Review: “Tiger & Bunny: Volumes 1 & 2” by Sakakibara Mizuki


A14861-1553487631.135162758716146012Title: “Tiger & Bunny: Volumes 1 & 2”

Author: Sakakibara Mizuki

Genre: Manga, Superheroes, Comedy

Publication Date: April 9, 2013 (Volume 1), July 9, 2013 (Volume 2 – Viz – North America)

Source: Edelweiss Review Copy

Summary: The official manga tie-in to the international smash-hit animated series!

Volume 1: Superpowered humans known as NEXT appeared in the world 45 years ago. Some of them fight crime in the city of Stern Bild while promoting their corporate sponsors on the hit show “HERO TV.” The people love their superheroes, even if they don’t completely understand them, and not all of the NEXT use their powers for good.

Veteran hero Wild Tiger has years of experience fighting crime, but his ratings have been slipping. Under orders from his new employer, Wild Tiger finds himself forced to team up with Barnaby Brooks Jr., a rookie with an attitude. Overcoming their differences will be at least as difficult for this mismatched duo as taking down superpowered bad guys!

Volume 2: Kotetsu and Barnaby are the first NEXT superhero duo, but they’ve got a few differences to overcome if they’re going to learn to work together. A reality TV show intruding into their daily lives doesn’t help, but a bomb threat just might get them to cooperate. Then a misguided surprise party leads to a NEXT-involved diamond heist!

☆: 4/5 stars – a great new series in which everyone will find something to enjoy!

Review: This is going to be a combined review for volumes 1 and 2, so be warned, there may be some spoilers lurking ahead. But I’ll try to keep them to a minimum. After watching the anime series last year, I totally fell in love with the world that is “Tiger and Bunny”. I’ve grown to love anything with superheroes in them, especially ones that are able to make fun of themselves. I think everyone’s going to fall in love with the “Tiger and Bunny” series like I have, and I think everyone will find something to like in it, too. If you’re looking for a great new superhero manga (or anime) with lots of wackiness and fun, definitely choose “Tiger and Bunny”.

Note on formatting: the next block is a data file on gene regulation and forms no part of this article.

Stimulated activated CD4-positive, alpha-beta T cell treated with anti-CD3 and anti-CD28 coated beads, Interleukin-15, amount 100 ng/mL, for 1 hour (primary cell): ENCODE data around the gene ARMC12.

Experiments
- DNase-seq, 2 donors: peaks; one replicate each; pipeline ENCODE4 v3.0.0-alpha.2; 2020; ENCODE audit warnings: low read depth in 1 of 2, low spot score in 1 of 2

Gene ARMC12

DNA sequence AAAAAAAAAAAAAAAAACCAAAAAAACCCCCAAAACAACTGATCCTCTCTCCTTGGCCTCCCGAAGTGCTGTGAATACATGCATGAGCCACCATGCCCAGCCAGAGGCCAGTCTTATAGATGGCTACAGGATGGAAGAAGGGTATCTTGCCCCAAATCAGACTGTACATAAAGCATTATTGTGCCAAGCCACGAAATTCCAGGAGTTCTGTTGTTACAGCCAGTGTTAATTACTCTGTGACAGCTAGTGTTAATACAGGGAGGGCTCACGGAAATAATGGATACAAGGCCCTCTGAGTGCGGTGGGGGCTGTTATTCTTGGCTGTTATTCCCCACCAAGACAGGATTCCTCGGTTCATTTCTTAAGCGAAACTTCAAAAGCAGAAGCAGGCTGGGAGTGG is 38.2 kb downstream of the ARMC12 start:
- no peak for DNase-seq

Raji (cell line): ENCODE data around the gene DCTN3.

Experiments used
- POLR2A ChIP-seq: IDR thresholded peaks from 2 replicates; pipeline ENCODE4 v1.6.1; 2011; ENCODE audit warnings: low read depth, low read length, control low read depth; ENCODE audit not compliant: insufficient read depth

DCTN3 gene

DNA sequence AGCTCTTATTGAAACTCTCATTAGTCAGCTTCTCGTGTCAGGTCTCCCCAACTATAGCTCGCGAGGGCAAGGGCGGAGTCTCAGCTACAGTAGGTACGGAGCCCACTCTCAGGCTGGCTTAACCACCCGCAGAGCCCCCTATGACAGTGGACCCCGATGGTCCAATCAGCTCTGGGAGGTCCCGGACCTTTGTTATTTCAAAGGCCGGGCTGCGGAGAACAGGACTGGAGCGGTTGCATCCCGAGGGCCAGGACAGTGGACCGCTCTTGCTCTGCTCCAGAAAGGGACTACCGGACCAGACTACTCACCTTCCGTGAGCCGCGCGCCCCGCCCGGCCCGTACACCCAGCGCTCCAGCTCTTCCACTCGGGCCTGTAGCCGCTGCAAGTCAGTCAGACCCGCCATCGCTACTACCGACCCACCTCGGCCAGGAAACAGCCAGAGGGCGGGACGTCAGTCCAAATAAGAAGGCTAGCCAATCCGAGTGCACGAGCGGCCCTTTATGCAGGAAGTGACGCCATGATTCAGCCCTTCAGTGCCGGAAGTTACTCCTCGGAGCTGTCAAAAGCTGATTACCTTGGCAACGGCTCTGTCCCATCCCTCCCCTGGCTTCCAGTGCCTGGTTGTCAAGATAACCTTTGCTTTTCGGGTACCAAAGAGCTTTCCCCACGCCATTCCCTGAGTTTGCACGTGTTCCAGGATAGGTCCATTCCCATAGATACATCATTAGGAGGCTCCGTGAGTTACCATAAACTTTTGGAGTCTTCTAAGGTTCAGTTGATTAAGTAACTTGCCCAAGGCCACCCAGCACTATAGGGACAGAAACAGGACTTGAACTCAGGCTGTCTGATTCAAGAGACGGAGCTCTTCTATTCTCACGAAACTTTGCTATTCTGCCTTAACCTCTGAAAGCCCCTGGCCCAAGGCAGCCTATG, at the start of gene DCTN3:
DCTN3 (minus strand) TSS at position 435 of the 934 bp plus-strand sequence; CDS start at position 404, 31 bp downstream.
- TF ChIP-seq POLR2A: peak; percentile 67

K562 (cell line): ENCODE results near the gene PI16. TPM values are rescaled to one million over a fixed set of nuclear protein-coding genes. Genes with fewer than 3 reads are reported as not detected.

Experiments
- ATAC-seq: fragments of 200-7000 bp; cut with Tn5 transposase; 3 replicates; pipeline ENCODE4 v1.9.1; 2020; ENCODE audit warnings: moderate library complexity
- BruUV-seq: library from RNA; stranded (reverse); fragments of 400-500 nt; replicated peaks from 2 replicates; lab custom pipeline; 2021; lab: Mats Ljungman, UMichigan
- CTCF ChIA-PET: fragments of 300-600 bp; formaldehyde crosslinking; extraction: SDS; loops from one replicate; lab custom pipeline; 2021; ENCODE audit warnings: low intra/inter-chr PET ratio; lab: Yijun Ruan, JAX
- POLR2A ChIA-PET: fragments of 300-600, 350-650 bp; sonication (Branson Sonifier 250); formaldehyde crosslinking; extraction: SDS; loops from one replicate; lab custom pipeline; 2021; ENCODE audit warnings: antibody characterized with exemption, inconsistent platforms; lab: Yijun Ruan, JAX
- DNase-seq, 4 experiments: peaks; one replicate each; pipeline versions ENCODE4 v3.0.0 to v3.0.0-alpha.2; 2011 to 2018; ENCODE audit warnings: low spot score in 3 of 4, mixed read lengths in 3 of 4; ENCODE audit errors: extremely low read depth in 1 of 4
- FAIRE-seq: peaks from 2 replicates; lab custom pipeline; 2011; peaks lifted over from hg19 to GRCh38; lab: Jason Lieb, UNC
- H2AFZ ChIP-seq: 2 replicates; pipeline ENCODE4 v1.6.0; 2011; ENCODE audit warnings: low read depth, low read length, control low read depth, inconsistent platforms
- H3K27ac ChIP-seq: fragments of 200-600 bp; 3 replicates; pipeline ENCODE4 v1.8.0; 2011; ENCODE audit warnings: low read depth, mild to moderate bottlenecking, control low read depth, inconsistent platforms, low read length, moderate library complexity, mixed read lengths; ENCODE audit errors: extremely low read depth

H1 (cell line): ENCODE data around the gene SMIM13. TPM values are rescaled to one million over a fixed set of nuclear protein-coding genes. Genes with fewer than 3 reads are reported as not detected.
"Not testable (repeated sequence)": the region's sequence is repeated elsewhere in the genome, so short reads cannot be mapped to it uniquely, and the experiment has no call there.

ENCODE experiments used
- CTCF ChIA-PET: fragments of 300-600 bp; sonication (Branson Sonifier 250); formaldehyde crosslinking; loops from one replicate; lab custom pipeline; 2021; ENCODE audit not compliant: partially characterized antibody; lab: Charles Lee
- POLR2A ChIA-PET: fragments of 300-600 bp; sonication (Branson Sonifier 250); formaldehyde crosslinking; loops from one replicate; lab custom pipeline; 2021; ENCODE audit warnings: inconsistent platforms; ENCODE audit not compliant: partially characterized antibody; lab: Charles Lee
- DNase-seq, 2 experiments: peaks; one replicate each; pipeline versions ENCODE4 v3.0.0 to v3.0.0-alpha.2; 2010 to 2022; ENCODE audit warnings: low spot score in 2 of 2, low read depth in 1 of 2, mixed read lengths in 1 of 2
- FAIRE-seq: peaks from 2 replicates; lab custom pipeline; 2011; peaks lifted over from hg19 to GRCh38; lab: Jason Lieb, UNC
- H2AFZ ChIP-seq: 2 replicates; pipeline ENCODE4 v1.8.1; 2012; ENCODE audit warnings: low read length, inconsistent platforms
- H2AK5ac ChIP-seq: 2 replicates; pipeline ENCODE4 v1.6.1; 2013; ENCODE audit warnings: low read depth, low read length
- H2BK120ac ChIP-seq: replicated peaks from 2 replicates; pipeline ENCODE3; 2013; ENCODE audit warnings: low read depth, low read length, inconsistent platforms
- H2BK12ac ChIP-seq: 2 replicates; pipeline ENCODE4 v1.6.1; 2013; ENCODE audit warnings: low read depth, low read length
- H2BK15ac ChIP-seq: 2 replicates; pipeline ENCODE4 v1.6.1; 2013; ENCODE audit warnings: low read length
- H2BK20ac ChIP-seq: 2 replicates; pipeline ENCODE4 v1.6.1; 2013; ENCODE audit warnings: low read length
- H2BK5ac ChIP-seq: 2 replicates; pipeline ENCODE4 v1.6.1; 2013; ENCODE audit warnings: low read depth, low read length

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Manga Monday – Week 36


mangamondaySo, I’ve seen this feature on a few book blogs out there, and decided to make this feature my own. After suggestions from friends, Manga Mondays comes to Birth of a New Witch! I’ll try to give equal billing to manga being released both in the US and in Japan, since US licensing takes awhile and I read manga in both languages. I want to cater to other fans out there who do the same.

Confused by some of the terms I use in this feature? See Week 1 for clarification on my most commonly used terms.

And now, to this week’s US and Japanese choices!

Week 35 (US Release): “Cardcaptor Sakura: Volume 1 (Omnibus Edition)” by CLAMP

7947676Title: “Cardcaptor Sakura: Volume 1 (Omnibus Edition)”

Author/Artist: CLAMP

Genre: Shoujo, Magical Girl/Mahou Shoujo, Magic/Paranormal

Publication Date: October 20, 2010 (North America)

US Publisher: Dark Horse Comics

Summary: Fourth grader Sakura Kinomoto finds a strange book in her father’s library — a book made by the wizard Clow to store dangerous spirits sealed within a set of magical cards. But when Sakura opens it up, there is nothing left inside but Kero-chan, the book’s cute little guardian beast . . . who informs Sakura that since the Clow cards seem to have escaped while he was asleep, it’s now her job to capture them!